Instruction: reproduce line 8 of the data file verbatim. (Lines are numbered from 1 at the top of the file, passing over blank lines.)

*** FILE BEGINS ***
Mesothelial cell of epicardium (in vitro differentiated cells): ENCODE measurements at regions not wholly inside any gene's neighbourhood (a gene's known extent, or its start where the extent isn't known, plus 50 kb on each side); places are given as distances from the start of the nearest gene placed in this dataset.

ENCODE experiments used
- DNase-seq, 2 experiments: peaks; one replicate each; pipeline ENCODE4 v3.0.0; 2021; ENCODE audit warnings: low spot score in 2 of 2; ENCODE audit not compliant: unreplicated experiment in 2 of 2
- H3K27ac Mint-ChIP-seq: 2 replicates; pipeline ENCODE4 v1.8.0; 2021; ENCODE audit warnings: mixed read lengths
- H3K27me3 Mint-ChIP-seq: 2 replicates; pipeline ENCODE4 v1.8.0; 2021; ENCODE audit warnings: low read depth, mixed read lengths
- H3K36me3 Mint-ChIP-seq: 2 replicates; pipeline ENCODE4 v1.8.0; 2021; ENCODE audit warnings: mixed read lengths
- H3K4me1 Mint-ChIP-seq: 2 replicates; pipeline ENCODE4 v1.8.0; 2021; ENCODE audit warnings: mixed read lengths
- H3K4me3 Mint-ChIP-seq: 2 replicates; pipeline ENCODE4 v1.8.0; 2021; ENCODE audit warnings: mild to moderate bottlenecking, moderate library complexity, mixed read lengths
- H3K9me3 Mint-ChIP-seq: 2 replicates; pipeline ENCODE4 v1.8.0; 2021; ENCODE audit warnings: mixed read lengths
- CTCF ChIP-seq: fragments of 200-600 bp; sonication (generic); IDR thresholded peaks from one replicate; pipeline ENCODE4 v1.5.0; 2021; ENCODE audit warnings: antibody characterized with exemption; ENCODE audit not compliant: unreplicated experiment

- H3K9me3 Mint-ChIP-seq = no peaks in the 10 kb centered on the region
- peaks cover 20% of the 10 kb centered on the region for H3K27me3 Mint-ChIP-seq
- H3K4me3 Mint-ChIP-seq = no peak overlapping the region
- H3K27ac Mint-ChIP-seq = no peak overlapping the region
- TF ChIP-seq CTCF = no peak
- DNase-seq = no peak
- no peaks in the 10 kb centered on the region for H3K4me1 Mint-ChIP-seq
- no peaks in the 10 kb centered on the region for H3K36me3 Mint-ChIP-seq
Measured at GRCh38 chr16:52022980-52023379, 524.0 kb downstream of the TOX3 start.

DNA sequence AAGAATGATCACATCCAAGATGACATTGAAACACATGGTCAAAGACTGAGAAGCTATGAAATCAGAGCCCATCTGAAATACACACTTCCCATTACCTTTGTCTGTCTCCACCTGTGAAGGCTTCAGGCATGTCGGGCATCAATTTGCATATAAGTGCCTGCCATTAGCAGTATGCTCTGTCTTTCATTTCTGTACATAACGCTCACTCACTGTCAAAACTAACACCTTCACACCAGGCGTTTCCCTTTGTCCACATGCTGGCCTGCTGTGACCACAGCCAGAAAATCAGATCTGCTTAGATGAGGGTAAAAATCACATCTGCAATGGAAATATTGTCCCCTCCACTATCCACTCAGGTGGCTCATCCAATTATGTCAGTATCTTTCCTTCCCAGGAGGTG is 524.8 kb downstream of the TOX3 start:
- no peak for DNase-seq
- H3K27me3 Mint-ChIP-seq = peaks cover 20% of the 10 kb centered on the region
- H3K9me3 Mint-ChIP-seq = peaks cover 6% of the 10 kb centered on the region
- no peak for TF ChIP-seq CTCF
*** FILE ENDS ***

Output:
- H3K4me3 Mint-ChIP-seq: 2 replicates; pipeline ENCODE4 v1.8.0; 2021; ENCODE audit warnings: mild to moderate bottlenecking, moderate library complexity, mixed read lengths